Pre-processor statements are deprecated. Although C# does have statements like #if #else #endif, the pre-processor statements are de-facto a deprecated construct in C#. Like destructors, they are some very specific cases where those statements can be used. Yet, 99% of the time, using those statements would just be a design mistake.

C# comes with native guidelines. Microsoft has published very extensive guidelines about variable, method, class naming. Every single C# line you write is expected to be compliant with those guidelines.

Wednesday
Oct252006

Let's get cosmetic on C# documentation

I am gathering here just a few C# documentation cosmetic tips that I apply in my own projects. I do not pretend to have achieved any absolute truth or any optimal practice with those tips. I just find them convenient when applied with consistency.

  • #region #endregion directives can be great, but caution not to overuse them by putting a dozen of directives within a 200-lines long code file. Indeed, if region makes the code structure more apparent, region also makes the code less proofreadable because you have to open the regions to actually start reading. As a rule of thumb, region directives should only be used for at least 100 lines.

  • XML documentation is great too. But again, Visual Studio makes it quite easy to overuse XML documentation. Basically, with 3 strokes you can generate up to a dozen of lines of empty comments. Yet, if those comments are not completed with insightful content then you're just polluting your code. Here, I define insightful as being any comment that goes beyond the information implicitly provided by the method signature itself. Example: if you have a method named Foo.DeleteUser(Guid userId) do not tell me, that userId is the user identifier. I know it because it's obvious. Tell me what happen when no such user exists. Documentation has to be maintained like the rest of the source code. Useless documentation only makes the code harder to maintain.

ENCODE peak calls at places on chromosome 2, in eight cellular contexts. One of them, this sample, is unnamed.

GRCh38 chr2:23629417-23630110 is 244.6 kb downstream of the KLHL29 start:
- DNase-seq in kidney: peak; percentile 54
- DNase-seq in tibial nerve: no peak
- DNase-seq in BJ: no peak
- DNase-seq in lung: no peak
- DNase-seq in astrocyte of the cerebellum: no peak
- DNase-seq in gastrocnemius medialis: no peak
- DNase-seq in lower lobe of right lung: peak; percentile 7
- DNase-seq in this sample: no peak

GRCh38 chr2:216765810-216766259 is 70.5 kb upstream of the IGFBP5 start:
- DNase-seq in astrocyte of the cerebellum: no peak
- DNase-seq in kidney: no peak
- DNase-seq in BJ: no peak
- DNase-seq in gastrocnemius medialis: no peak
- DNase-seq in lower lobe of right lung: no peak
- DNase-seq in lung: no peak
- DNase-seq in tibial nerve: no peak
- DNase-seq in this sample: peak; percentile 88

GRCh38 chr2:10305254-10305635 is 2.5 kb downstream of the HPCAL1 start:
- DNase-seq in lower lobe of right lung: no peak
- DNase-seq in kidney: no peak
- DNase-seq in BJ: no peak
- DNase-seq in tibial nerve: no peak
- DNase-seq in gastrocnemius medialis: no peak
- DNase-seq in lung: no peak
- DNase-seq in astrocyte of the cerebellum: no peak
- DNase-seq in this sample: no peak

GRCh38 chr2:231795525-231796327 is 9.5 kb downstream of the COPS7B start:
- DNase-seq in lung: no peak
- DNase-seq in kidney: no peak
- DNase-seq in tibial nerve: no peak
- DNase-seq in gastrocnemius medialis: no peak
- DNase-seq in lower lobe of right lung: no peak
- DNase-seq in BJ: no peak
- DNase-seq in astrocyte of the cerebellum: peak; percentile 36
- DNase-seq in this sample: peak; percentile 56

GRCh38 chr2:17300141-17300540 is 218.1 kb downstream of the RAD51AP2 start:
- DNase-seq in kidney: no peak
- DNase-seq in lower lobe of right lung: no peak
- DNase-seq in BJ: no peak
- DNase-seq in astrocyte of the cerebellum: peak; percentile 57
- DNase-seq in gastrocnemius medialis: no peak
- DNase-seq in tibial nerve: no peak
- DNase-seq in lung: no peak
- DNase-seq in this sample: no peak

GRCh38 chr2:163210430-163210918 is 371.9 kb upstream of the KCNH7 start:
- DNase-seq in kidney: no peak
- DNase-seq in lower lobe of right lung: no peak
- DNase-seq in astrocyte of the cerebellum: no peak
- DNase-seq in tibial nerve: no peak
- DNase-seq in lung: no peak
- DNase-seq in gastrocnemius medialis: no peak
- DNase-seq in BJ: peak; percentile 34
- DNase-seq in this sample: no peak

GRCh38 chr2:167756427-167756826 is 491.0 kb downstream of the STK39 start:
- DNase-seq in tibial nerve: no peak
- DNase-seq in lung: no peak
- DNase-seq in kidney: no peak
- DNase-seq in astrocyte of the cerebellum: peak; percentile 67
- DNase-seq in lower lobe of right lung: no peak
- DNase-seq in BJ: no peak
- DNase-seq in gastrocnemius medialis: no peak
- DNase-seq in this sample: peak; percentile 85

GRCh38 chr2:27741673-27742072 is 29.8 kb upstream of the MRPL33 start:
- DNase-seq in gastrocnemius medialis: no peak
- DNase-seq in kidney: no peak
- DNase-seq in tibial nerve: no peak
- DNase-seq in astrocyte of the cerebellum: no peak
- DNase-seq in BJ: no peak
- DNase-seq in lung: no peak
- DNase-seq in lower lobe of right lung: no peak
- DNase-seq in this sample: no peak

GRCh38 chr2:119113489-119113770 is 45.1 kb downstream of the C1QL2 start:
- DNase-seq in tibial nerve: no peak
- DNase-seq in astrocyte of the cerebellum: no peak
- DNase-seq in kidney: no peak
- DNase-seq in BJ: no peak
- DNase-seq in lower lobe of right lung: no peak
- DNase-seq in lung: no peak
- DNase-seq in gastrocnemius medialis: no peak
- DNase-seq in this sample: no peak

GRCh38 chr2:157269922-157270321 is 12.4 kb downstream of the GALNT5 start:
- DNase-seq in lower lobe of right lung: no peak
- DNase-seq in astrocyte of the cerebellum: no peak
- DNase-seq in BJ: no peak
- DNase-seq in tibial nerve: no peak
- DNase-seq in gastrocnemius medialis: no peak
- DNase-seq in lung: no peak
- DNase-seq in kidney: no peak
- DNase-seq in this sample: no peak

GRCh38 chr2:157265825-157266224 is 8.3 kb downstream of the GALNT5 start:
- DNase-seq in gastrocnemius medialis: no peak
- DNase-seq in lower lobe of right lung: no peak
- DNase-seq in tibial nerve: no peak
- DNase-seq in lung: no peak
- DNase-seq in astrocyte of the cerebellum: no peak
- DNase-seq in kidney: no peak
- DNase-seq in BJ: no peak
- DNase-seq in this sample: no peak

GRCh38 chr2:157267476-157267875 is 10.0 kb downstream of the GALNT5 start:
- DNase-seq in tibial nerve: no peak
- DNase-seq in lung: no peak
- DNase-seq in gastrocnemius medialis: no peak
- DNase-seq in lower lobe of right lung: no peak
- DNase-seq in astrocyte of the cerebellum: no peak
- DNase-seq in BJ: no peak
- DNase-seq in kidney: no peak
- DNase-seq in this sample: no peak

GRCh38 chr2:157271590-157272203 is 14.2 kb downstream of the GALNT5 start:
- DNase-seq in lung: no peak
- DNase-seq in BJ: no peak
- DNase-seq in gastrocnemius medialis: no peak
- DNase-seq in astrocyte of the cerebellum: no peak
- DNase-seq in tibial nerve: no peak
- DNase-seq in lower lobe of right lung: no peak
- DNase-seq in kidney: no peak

• In the case of the internal project, wrapper methods (methods that basically forward the call to another method) is the kind of objects where it's actually better not to document. Instead, I prefer using a <seealso/> XML documentation reference. Indeed, documenting a wrapper is pretty much like duplicating your documentation. If this documentation is exposed to your customers, then you do not have much choice, you have to duplicate the docs (MSDN are full of replicates), but for the internal development needs, I found such replication far from being cost-effective. Thus I avoid the docs replication through XML references.
Sunday
Feb052006

Refactoring and logistics ("L'intendance suivra!")

With Eclipse and VS2005, refactoring is now a standard feature of modern IDEs. No more than few minutes are now sufficient to drastically change the internal structure of a software library. Yet, if software logistics cannot keep the pace then productivity bottlenecks of software evolution remain unchanged. De Gaulle said L'intendance suivra! (which could be poorly translated by "Logistics always keep up!"). Yet many european wars have been lost due to poor logistics, and, back to the discussion, I believe that logistics is no less important in software matters than it is in wars.